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2000AD, PROG 2102 REVIEW

by Gavin Johnston on October 10, 2018

Writers: Rob Williams; Dan Abnett; Ian Edginton; James Peaty
Artists: Henry Flint, INJ Culbard; Dave Taylor; Colin MacNeil; Richard Elson
Colourists: Chris Blythe; Dylan Teague; Abigail Bulmer
Letterers: Annie Parkhouse; Simon Bowland; Elle De Ville
Publisher: Rebellion



Just in case Judge Dredd: The Small House was getting a bit cerebral, the mood is lightened this episode with a flying-shark eating a crowd of people. It’s incredible that inside five pages Rob Williams can deliver a script that catches up with Judge Gerhart on his suicidal journey into the Cursed Earth, bring back another mysterious character not seen for several years, have Dredd ruminate on the nature of trust, and have an action scene involving a flying shark. The overall plot is moved briskly forward, whilst never feeling rushed. Inside a week, we’ve gone from a conversation on fascism and the nature of power, to a man being arrested for having a stinky fish. Dredd spends most of the story obscured, hidden from view as he struggles with his frustration at the conspiracy deep in the heart of the Department. Only in the single panel does he betray any emotion, ready to be thrown into action next week. The Small House is a fantastic piece of writing.

 

There’s more conspiracy in Brink: High Society...although no flying sharks. Instead, undercover agent Bridget Kurtis catches up with her handler, and the handler has a conversation with a company employee. Two, fairly dense conversations about a conspiracy at the heart of he Juno Corporation. It’s not thrilling, but the naturalistic conversations betray a lot of detail and character, catching up on the why and wherefore of the story, adding a new level of urgency to Kurtis’s investigation.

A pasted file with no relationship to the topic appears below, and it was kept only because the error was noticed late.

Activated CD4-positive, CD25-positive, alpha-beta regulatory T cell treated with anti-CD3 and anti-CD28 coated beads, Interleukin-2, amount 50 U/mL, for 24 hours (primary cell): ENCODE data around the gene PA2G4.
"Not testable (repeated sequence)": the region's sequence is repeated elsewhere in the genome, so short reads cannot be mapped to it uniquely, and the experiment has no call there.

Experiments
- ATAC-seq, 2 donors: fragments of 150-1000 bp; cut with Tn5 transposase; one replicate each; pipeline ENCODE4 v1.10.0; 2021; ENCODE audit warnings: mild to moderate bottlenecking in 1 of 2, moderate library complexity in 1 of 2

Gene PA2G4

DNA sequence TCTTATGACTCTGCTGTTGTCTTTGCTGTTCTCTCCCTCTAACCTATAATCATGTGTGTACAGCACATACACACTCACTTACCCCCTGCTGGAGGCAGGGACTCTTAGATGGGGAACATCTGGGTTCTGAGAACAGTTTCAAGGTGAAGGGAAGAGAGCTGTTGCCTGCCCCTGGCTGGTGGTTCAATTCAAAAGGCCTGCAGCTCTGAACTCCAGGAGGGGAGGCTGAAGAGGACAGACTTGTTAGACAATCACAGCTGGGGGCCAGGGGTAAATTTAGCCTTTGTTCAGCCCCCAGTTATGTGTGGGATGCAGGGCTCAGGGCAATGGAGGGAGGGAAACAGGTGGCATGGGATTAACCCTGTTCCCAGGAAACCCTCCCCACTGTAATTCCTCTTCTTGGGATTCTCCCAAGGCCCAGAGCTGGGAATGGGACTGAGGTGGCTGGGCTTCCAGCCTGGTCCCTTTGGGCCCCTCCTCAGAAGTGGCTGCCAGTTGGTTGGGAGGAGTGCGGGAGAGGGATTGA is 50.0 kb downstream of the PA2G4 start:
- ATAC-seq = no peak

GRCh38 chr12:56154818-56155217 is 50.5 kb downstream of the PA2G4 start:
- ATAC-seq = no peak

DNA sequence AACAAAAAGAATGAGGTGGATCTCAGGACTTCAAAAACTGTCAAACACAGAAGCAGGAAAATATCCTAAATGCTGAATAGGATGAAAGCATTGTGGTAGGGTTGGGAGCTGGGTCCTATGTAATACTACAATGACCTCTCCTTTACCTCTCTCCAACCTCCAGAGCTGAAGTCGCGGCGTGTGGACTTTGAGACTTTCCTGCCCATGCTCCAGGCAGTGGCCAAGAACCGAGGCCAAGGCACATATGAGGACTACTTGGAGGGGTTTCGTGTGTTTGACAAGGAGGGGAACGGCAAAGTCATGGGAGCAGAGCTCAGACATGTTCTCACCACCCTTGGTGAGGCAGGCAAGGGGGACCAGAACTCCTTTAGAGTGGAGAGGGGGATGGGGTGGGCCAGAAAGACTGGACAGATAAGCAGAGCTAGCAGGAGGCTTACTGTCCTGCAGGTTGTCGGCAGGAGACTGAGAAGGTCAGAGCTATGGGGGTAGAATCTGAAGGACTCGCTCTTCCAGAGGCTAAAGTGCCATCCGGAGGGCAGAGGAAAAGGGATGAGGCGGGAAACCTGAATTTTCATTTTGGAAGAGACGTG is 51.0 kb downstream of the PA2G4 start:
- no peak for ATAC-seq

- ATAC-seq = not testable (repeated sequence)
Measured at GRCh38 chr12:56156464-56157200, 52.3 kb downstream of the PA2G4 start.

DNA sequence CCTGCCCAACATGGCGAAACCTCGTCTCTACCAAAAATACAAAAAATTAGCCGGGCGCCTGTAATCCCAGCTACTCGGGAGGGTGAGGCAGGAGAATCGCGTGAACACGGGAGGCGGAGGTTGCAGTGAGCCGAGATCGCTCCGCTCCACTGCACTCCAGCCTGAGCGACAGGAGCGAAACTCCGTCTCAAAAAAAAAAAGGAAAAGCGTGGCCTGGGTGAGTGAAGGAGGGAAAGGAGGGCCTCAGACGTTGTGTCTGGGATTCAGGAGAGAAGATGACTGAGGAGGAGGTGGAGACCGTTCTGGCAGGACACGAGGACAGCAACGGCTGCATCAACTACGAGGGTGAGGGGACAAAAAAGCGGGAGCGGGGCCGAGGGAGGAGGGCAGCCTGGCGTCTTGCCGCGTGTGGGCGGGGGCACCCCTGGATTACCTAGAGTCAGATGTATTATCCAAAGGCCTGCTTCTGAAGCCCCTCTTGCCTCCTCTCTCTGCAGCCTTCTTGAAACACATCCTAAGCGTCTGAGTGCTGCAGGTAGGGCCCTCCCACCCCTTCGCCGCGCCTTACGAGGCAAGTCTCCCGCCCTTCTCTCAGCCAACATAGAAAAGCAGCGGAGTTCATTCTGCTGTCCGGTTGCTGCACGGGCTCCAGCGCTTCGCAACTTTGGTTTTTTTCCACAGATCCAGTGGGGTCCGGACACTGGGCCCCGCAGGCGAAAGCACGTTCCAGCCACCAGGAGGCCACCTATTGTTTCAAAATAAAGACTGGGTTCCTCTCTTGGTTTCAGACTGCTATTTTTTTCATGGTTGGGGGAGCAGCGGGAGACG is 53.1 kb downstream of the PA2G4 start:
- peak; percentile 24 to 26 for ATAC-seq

The benefits and dangers of having vampires on your side comes to light in Fiends of the Eastern Front: 1812. In a brutal battle between vampires and ghouls, the powers of Constanta and his men are made clear in a lovely transformation scene, beneath the silvery moon. Dave Taylor’s art continues to impress; it seems to radiate cold.

 

Skip Tracer: Legion continues its journey through the tropes of science fiction, with Nolan being recruited to make a psychic connection with his comatose brother, journeying into his mindscape. At one point, the narrator actually yawns at the predictability of it all. What Skip Tracer does, it’s doing well. It’s concise and clear, with nice layouts. It's...fine. However, there’s little original about it. It’s lacking a degree of fizz.  

 

More conversations and catch-up in Kingdom: Alpha And Omega. Gene has been captured by the Riders, who are kind enough to provide a brief monologue on their relationship with the Tick, the Masters, and Them. Whilst the Riders might have immediately appeared as bad guys, they’re given a decent reason for their actions...could Gene find a new place in this pack? Another faction is added to the increasingly complex and smart world of the Kingdom.

Our Score:

9/10

A Look Inside